Lemonade isn’t the feminist work we hoped for

Peter Kolb – Opinions Editor

At 12:00 A.M, April 24th Beyoncé dropped her newest album Lemonade (or Lemonadé as it should have been titled) exclusively on Tidal. This was fantastic news for anyone who was still riding their free Tidal trial from T.L.O.P, ANTI, Prince’s music, or maybe even one of you weirdos got it for that Jhené Aiko-Big Sean collab. Anyways, what made Lemonade so special in my opinion is that it came with an hour-long short film, the songs acting as the soundtrack. While this isn’t revolutionary (Kanye did it with My Beautiful Dark Twisted Fantasy in 2010, Captain Murphy and Pusha T did it last year with Duality and Darkest Before Dawn respectively, and I’m sure there are plenty others I’m not aware of), I was very surprised to see it brought in so successfully to the mainstream. The film is absolutely gorgeous and adds a whole new layer to the music. After four or five listens I can confidently say Beyoncé is giving Kanye a run for his money at my personal favorite album of the year so far. However, I think Lemonade’s artistic merits are being overshadowed by a larger wave of praise coming its way.

The Hollywood Reporter claimed that Lemonade is a “revolutionary work of black feminism.” Women around the world are shouting cries of support to Beyoncé for giving women a voice in society. Because, while sure Beyoncé has been a strong independent artist her whole career, never has she come at “men” like she does in Lemonade. The whole album is Queen Bey putting her foot down on her King. Here, let me sum it up for you in one sentence: “How dare you cheat on me, I don’t deserve that, I don’t need you, but I will not let you make me part of this horrid cycle that’s run rampant in my family tree so we are going to work this out and move on together.” Obviously, leaving out some stuff and simplifying it but nonetheless, you get the gist. Anyways, finally, a woman standing up and taking control on behalf of women everywhere. A win for feminism in pop culture.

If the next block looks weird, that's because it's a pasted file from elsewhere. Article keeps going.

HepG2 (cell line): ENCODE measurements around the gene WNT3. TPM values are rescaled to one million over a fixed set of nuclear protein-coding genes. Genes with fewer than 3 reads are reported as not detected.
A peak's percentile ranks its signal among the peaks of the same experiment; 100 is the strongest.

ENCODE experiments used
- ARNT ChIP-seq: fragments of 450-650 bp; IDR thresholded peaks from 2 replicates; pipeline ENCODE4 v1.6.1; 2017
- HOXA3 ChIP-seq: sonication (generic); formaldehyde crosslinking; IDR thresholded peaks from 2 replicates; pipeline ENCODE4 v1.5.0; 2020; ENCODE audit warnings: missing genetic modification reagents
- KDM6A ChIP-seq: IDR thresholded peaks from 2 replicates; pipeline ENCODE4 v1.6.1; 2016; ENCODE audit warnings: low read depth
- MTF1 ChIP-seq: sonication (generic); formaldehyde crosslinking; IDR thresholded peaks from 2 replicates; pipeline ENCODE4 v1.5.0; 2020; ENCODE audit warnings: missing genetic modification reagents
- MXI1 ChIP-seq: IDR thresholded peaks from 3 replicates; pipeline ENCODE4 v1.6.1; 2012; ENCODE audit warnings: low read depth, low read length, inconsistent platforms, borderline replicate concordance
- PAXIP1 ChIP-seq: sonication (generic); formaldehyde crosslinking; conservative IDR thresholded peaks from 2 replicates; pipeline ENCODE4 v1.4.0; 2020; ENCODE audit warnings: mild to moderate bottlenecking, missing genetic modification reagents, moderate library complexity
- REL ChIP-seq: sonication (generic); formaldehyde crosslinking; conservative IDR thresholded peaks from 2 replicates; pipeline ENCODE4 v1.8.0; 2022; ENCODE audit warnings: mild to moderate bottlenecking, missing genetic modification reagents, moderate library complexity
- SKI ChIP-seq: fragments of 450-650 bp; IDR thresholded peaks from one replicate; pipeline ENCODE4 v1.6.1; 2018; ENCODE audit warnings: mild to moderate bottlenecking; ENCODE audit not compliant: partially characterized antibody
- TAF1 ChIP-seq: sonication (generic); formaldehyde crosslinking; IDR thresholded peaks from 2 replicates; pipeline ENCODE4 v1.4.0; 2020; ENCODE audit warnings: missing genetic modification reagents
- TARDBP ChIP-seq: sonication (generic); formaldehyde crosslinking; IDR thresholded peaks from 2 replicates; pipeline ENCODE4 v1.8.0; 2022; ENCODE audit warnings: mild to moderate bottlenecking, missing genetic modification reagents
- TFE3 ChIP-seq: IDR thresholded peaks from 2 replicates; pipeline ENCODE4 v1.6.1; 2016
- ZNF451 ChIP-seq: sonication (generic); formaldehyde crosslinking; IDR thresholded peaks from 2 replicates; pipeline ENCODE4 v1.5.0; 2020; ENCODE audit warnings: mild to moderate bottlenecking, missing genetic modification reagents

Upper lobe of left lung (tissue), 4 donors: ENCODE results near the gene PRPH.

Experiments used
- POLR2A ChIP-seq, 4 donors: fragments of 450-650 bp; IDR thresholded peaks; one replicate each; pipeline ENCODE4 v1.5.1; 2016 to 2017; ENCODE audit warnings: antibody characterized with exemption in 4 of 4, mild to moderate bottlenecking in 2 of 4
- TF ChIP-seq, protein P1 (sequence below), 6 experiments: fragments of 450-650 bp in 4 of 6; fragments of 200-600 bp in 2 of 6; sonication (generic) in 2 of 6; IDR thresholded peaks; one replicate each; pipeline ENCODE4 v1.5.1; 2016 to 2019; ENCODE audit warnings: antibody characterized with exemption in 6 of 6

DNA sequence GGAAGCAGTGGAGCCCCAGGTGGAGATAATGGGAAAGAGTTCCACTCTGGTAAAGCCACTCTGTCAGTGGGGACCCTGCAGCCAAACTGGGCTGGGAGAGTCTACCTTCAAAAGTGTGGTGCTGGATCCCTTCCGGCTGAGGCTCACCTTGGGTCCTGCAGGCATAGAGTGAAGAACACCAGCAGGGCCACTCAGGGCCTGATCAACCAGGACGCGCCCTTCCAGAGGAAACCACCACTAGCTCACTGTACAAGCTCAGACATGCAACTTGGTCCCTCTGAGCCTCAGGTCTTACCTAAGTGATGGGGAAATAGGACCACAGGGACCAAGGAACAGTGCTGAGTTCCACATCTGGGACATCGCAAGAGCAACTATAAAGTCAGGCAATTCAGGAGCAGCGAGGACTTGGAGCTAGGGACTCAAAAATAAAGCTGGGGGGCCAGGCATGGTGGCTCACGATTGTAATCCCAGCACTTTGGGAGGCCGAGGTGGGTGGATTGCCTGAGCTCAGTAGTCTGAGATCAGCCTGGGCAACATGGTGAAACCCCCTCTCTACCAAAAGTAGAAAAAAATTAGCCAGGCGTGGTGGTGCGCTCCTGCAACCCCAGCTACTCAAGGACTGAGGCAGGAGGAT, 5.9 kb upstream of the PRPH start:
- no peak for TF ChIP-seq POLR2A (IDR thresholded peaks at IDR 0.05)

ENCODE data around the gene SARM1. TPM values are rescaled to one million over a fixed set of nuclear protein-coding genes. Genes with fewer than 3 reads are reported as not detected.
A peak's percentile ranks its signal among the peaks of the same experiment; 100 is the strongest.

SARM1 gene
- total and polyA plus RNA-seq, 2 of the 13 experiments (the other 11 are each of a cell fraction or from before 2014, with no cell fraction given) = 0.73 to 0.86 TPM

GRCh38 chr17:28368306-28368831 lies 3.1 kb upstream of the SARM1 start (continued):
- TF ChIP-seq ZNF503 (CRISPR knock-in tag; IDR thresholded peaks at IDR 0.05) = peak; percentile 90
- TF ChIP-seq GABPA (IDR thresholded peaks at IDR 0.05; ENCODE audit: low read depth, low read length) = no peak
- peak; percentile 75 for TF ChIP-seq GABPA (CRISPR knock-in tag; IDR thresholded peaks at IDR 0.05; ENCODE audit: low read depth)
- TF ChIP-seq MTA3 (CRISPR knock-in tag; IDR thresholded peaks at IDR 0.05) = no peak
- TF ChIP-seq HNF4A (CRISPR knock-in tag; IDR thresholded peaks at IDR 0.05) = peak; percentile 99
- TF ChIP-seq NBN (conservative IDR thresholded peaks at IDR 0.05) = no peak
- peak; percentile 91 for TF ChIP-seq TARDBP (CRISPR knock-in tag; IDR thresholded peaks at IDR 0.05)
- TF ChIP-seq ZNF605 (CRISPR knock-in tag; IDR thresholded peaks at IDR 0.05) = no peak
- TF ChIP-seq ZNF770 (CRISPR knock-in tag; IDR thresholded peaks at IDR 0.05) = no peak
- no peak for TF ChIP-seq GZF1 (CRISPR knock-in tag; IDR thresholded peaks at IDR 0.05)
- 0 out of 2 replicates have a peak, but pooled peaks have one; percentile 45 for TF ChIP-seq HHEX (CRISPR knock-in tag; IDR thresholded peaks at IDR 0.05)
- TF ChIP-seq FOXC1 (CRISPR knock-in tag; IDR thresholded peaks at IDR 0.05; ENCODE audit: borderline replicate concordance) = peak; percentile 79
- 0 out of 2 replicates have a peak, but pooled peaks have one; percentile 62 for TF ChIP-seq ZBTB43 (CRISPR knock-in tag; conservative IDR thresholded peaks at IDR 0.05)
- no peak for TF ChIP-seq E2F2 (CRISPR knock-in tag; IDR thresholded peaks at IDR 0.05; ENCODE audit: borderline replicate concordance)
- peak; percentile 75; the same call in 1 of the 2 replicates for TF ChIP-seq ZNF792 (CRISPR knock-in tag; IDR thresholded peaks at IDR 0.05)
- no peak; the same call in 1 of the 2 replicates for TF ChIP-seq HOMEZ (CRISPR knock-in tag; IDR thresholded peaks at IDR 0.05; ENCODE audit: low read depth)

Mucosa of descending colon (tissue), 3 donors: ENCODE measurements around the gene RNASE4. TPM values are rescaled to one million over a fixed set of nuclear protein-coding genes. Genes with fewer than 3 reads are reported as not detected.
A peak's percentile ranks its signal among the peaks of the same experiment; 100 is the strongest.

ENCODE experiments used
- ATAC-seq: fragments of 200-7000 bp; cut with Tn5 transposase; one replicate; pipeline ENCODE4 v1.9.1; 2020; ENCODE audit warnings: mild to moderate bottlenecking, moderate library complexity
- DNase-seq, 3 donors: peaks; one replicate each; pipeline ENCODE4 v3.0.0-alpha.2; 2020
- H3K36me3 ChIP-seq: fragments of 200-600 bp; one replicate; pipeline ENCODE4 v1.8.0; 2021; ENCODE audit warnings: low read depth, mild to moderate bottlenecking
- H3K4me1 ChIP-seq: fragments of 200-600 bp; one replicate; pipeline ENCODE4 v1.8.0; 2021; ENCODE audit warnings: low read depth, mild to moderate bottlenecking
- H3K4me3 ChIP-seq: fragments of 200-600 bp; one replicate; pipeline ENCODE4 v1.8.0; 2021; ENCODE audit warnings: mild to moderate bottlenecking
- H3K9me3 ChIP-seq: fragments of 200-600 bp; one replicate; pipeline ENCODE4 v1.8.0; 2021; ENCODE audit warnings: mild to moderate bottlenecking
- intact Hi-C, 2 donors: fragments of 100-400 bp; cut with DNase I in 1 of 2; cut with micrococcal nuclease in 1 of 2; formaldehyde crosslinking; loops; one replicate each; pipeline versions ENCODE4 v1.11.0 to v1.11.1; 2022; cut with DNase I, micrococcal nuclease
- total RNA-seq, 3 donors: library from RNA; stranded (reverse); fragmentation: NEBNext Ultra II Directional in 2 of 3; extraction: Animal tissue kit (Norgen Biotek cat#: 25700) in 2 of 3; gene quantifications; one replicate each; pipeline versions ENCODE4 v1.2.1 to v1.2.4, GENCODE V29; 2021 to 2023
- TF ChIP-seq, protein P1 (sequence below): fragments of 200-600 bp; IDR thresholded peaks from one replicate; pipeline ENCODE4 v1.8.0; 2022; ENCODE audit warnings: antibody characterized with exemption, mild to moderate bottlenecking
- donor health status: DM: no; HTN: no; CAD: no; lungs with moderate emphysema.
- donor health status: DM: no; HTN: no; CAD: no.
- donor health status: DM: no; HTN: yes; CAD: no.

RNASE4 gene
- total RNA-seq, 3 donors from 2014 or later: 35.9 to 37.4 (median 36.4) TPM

I just don’t see that, for two reasons. The first being that what I imagine true feminism is when women don’t have to define themselves based off of the opposite sex. Female artists are more than their personal relationship with males. Singer Azealia Banks tweeted an array of critiques at the album including: “This heartbroken black female narrative you keep trying to push is the Antithesis of what feminism is”, and “You keep crying over a man and perpetuating that sad black female sufferance and it’s Not good for what we’re trying to accomplish here.” I agree. I don’t think there’s anything wrong in making an album detailing your personal relationship with a significant other, I just think it’s odd that women are pinpointing that type of art as a “work of feminism.”

The second reason: Beyoncé simply isn’t walking the walk. If this is the feminist piece so many claim it to be, where are the women? Lemonade features a whopping zero female producers, and even the writing credits are dominated by males. What’s worse, Beyoncé is yet to feature a single female artist on any of her albums since 2003! Is there not female talent out there that you could have used Beyoncé? Why not replace The Weeknd on “6 INCH” with FKA TWIGS? What about Rapsody or Erykah Badu instead of Kendrick Lamar on “FREEDOM”? Once again, I didn’t look at this album and say “wow why are men working on a Beyoncé album, that’s so wrong”, but I do think it’s a stretch to call an album that Beyoncé recruited almost zero women for a “revolutionary work of black feminism.” Just because Beyoncé is sharing her personal story doesn’t mean she’s speaking for half the people on Earth.

P.S: Guys, relax. Beyoncé and Jay-Z are fine. 1. The end of the album is focused on reconciliation, 2. Jay-Z is in the movie so obviously, they are on decent terms, 3. I would guess the narrative is largely exaggerated in order to apply more to the overall theme of the album which is America’s relationship with blacks and 4. Beyoncé released it exclusively on Jay-Z’s streaming service. If she really wanted to stick it to him, giving him millions of Tidal subscriptions is an odd way to do it.

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